One week after moving into the Caribbean and then striking the U.S. east coast as a category 1 hurricane, Irene arrived in Vermont on August 27, 2011. The storm caused widespread damage in 223 of the state’s 251 towns and villages. Severe flooding was particularly devastating for transportation infrastructure, requiring the Vermont Agency of Transportation (VTrans) to take a leading role in the recovery. The extent of the damage, however, proved too much for a single agency to manage alone. VTrans’ leadership sought help from the state’s 11 regional planning commissions (RPCs) to assume responsibility for assessing needed local road repairs.
While the RPCs were well positioned to assist because of their established relationships and networks within the towns, their recovery activities often went beyond their typical scope of work. The collaboration between VTrans and the RPCs offers lessons for disaster preparedness and recovery, both crucial elements for building more resilient communities.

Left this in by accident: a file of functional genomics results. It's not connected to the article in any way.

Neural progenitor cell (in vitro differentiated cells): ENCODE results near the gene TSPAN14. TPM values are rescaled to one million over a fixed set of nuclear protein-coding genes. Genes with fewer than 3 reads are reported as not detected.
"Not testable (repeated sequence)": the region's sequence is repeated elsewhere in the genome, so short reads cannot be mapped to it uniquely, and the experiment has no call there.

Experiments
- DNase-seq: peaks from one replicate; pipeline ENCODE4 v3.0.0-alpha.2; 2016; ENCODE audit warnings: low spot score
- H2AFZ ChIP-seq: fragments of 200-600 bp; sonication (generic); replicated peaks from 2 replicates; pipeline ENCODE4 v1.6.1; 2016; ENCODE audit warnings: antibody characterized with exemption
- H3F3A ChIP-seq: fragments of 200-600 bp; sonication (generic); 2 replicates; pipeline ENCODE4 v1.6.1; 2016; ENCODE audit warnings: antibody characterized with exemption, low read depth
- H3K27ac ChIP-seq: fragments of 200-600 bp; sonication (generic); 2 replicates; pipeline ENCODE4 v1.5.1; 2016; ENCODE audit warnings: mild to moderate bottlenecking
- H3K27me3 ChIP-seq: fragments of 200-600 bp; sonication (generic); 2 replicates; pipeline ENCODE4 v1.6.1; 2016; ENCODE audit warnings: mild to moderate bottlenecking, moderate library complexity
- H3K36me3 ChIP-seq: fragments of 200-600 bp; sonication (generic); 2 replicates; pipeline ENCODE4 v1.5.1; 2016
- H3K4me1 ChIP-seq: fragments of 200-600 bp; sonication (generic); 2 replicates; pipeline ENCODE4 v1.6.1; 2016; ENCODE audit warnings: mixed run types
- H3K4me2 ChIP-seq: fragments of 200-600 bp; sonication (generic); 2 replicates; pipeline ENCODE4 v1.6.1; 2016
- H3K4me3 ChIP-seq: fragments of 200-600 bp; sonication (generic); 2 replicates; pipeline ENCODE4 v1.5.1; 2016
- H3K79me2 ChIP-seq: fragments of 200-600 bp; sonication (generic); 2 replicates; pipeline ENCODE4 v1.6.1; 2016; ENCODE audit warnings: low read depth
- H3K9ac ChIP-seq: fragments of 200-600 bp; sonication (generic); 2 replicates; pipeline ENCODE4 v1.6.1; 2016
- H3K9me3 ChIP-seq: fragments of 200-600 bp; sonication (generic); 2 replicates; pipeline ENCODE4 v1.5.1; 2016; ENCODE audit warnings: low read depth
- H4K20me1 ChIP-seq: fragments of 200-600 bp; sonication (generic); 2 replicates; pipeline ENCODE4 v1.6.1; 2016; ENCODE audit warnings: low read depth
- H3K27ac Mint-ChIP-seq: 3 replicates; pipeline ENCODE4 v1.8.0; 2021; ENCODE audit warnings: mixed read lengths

This publication was developed with support from the Federal Highway Administration through the NADO Research Foundation’s Center for Transportation Advancement and Regional Development.
- Read the report here. (PDF)
- View the form the RPCs developed (PDF) to assess damage to infrastructure.
- This report was also the subject of a recent NADO Research Foundation webinar. Listen to the webinar recording or view the slides here.
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